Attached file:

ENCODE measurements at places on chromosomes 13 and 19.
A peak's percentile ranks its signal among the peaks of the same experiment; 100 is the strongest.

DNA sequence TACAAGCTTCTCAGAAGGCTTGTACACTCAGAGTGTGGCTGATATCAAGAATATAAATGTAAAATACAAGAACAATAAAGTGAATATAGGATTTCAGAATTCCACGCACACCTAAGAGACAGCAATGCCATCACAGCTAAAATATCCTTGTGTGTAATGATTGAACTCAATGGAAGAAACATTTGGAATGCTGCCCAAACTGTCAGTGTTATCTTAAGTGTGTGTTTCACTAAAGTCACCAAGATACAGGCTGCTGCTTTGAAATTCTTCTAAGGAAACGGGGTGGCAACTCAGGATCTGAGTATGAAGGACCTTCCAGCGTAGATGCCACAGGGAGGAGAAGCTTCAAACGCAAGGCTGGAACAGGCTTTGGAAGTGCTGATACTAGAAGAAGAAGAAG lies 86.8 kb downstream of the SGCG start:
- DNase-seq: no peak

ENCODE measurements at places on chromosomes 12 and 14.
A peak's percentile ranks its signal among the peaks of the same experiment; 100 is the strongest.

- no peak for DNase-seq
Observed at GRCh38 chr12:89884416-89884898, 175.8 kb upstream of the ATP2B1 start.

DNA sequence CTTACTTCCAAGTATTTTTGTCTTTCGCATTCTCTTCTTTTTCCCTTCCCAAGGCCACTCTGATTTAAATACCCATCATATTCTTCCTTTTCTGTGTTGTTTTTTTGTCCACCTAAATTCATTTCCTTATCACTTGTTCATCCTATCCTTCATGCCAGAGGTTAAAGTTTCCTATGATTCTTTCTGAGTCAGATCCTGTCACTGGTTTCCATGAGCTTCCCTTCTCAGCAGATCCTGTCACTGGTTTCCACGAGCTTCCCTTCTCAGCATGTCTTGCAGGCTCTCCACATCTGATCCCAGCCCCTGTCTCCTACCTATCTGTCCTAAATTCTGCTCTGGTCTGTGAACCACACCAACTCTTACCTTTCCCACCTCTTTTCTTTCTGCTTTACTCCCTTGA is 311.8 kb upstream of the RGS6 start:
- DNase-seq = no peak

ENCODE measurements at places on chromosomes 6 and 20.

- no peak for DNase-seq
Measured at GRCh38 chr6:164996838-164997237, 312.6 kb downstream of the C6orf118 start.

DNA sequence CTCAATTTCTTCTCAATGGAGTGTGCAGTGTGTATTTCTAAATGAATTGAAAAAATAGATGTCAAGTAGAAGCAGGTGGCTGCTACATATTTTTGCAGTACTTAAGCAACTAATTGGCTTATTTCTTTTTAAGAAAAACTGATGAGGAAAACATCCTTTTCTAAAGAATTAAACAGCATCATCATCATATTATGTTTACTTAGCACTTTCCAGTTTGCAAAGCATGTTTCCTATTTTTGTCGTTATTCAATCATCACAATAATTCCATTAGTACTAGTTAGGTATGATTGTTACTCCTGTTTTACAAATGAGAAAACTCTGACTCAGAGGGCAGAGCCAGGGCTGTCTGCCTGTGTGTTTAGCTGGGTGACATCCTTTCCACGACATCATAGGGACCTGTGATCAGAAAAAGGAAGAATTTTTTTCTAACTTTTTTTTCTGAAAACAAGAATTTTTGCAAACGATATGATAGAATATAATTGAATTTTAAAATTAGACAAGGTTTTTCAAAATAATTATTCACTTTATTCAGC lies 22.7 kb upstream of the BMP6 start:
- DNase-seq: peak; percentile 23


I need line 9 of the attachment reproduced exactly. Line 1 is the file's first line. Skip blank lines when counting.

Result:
DNA sequence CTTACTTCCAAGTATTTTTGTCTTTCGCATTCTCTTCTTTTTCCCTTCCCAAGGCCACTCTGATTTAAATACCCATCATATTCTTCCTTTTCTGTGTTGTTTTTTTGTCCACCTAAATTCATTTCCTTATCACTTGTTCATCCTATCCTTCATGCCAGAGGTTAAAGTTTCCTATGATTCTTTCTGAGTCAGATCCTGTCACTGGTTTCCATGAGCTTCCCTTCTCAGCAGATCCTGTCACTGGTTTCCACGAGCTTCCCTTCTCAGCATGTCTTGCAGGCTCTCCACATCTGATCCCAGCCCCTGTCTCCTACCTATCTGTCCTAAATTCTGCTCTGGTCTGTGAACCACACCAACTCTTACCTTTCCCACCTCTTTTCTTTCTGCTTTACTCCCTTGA is 311.8 kb upstream of the RGS6 start: